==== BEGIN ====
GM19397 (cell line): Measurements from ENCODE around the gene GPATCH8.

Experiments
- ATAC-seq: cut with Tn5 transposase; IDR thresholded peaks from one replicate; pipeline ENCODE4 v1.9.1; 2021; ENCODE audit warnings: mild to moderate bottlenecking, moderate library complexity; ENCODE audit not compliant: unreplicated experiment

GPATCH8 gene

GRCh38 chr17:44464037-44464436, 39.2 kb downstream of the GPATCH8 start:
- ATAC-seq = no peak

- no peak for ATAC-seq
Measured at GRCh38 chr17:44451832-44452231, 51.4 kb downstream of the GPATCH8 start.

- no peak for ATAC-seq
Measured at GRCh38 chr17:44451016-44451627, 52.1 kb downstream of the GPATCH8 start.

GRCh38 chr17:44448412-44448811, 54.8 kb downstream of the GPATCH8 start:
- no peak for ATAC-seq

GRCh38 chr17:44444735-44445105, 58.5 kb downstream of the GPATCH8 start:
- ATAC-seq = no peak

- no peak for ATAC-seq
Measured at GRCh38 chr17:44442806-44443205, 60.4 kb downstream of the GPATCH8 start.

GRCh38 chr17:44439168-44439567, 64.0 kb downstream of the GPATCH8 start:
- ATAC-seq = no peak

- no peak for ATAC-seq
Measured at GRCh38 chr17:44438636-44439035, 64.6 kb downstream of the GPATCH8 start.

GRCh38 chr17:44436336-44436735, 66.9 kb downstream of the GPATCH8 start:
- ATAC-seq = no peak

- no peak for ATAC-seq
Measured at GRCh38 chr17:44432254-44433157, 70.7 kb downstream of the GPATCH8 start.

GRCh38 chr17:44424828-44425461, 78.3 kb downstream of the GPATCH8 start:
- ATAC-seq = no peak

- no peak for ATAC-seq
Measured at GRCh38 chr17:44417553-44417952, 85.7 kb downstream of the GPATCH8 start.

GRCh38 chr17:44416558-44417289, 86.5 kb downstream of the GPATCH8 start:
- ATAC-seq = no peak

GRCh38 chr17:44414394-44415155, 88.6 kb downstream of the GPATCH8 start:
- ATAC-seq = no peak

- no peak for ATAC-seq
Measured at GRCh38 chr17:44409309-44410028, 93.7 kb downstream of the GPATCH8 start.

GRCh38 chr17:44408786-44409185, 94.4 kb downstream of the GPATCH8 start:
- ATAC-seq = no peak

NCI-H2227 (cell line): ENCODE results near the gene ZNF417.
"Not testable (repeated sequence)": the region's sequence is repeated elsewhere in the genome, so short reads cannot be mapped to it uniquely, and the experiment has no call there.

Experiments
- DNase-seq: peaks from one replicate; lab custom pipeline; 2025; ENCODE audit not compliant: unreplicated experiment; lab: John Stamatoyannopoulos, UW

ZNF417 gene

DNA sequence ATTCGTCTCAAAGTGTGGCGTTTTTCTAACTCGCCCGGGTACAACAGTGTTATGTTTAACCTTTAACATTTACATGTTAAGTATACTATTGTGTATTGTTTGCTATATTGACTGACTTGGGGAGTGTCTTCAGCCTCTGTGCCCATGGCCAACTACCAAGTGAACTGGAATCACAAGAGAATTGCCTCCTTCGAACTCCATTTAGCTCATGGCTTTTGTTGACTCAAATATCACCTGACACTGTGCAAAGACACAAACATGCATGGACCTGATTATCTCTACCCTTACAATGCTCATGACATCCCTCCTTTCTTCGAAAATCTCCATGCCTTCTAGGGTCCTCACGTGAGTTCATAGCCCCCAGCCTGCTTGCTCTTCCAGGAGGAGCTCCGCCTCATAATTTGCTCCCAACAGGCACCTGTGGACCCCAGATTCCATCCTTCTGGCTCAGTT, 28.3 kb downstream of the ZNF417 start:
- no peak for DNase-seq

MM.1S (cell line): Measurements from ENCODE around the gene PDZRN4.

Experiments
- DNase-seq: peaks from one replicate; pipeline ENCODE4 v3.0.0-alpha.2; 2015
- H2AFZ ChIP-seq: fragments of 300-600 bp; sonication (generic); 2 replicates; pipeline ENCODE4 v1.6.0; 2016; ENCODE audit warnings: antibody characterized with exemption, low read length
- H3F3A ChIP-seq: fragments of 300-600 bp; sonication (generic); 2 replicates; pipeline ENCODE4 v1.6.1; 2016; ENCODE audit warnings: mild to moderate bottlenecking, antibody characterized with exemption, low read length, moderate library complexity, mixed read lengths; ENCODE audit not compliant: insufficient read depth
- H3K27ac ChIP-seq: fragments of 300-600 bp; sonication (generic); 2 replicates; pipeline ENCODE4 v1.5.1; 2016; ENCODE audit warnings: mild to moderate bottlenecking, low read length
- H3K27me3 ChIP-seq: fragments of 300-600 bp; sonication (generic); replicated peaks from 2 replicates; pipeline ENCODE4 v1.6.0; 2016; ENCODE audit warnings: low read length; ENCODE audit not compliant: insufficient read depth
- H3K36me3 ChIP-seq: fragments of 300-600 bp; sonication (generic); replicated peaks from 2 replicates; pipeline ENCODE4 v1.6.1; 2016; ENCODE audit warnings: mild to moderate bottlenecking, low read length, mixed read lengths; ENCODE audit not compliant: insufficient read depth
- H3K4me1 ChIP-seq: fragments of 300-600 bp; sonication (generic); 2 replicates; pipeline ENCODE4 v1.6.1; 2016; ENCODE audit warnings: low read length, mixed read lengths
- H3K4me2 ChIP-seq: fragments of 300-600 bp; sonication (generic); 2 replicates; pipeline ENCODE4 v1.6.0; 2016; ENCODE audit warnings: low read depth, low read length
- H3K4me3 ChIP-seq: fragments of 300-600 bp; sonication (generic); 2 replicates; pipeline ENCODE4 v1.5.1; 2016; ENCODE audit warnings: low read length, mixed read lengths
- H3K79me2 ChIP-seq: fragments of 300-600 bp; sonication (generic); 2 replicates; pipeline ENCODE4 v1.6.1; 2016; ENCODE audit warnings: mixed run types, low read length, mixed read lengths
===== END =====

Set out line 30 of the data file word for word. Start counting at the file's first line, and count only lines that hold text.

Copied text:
- ATAC-seq = no peak